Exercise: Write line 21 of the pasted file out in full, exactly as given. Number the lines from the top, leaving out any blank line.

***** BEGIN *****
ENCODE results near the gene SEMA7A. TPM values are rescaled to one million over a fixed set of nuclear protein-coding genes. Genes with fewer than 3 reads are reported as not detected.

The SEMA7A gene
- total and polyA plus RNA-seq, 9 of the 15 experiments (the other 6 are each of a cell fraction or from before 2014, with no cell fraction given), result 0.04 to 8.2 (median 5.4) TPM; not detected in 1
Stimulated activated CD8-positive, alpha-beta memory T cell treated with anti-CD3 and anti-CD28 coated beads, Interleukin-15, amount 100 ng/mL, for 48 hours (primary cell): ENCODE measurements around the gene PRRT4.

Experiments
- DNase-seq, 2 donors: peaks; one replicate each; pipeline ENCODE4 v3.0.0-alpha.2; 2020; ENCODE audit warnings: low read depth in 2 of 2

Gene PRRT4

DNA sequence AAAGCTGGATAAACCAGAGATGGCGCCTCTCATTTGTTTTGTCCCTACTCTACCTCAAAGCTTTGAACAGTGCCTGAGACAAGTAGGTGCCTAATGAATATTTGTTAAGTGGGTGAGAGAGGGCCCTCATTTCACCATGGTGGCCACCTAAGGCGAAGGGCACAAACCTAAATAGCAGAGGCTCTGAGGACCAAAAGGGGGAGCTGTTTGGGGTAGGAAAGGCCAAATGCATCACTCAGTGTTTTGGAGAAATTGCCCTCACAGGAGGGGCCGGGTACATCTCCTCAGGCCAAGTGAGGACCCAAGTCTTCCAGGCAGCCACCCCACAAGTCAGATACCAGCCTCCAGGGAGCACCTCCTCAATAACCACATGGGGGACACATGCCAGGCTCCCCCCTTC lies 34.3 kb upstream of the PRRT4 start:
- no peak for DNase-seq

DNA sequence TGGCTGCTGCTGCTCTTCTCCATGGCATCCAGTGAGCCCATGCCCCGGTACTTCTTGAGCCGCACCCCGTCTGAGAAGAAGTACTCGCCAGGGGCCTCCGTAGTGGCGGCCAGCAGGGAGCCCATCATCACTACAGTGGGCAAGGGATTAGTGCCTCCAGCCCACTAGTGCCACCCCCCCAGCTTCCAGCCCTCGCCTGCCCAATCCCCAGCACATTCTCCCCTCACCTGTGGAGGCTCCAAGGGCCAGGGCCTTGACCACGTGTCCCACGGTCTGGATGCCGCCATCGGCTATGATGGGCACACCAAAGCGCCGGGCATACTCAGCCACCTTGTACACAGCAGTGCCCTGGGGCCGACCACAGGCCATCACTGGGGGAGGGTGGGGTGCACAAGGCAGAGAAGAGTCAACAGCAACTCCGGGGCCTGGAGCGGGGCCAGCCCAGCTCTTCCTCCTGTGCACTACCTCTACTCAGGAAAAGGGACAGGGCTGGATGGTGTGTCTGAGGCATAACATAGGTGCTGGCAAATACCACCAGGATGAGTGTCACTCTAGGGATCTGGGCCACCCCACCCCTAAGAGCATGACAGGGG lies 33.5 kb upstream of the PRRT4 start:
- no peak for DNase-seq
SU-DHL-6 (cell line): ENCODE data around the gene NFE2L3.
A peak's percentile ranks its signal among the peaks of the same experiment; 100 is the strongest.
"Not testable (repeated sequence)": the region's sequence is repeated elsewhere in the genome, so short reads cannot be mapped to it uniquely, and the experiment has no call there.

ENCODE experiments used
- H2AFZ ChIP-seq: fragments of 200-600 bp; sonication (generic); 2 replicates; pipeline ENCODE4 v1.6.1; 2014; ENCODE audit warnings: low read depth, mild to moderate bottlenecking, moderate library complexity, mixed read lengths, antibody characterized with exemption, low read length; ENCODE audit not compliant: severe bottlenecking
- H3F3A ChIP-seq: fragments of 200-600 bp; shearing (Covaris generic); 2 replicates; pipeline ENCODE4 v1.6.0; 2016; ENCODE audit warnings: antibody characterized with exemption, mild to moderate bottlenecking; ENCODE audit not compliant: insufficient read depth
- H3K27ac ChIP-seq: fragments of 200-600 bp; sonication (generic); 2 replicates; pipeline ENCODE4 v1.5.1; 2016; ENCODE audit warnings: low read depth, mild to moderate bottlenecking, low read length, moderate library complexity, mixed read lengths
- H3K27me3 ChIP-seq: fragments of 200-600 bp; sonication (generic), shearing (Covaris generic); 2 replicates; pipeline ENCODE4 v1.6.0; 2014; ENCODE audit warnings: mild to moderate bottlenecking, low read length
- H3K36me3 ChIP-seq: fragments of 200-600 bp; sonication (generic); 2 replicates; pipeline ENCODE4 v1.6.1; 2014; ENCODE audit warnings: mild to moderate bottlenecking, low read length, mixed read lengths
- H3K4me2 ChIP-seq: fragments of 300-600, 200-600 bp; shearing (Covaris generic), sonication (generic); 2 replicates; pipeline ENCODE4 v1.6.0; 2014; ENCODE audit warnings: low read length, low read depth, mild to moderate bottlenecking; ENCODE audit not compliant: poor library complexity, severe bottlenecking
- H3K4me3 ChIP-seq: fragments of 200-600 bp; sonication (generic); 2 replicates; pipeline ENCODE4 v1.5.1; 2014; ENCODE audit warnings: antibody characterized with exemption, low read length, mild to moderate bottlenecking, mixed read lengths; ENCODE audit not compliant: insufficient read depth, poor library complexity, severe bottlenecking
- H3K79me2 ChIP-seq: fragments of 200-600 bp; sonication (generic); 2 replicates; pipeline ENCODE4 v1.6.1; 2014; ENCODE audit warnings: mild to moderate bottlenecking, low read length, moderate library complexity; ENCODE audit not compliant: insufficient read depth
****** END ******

- H3K4me2 ChIP-seq: fragments of 300-600, 200-600 bp; shearing (Covaris generic), sonication (generic); 2 replicates; pipeline ENCODE4 v1.6.0; 2014; ENCODE audit warnings: low read length, low read depth, mild to moderate bottlenecking; ENCODE audit not compliant: poor library complexity, severe bottlenecking